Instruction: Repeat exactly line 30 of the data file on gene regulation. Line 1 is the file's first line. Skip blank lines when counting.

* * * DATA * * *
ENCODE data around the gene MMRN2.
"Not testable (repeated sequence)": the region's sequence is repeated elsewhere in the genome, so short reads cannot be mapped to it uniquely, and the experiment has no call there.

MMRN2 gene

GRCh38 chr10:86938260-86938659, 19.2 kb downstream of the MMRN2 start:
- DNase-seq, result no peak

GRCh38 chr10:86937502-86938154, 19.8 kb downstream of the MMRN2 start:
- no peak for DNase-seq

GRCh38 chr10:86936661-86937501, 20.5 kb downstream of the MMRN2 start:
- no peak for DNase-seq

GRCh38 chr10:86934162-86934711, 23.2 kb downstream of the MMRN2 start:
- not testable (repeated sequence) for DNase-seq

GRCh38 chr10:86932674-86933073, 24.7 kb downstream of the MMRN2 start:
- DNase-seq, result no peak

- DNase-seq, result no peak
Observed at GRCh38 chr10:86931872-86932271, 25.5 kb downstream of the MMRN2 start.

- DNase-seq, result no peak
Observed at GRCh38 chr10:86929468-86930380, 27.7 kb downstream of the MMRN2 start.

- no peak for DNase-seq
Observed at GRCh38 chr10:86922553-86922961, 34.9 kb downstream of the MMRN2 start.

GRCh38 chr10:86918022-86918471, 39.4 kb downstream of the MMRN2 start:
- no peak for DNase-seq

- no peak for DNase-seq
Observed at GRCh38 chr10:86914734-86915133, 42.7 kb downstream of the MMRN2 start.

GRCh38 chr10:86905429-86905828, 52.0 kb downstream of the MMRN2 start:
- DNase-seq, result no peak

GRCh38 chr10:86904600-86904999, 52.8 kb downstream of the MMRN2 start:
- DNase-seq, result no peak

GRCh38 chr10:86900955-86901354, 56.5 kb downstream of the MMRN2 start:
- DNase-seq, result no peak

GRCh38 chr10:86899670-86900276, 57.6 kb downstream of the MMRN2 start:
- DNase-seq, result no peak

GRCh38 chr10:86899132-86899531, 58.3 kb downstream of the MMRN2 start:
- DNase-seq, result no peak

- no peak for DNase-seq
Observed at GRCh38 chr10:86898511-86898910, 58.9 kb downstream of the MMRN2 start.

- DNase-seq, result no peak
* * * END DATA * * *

GRCh38 chr10:86899670-86900276, 57.6 kb downstream of the MMRN2 start: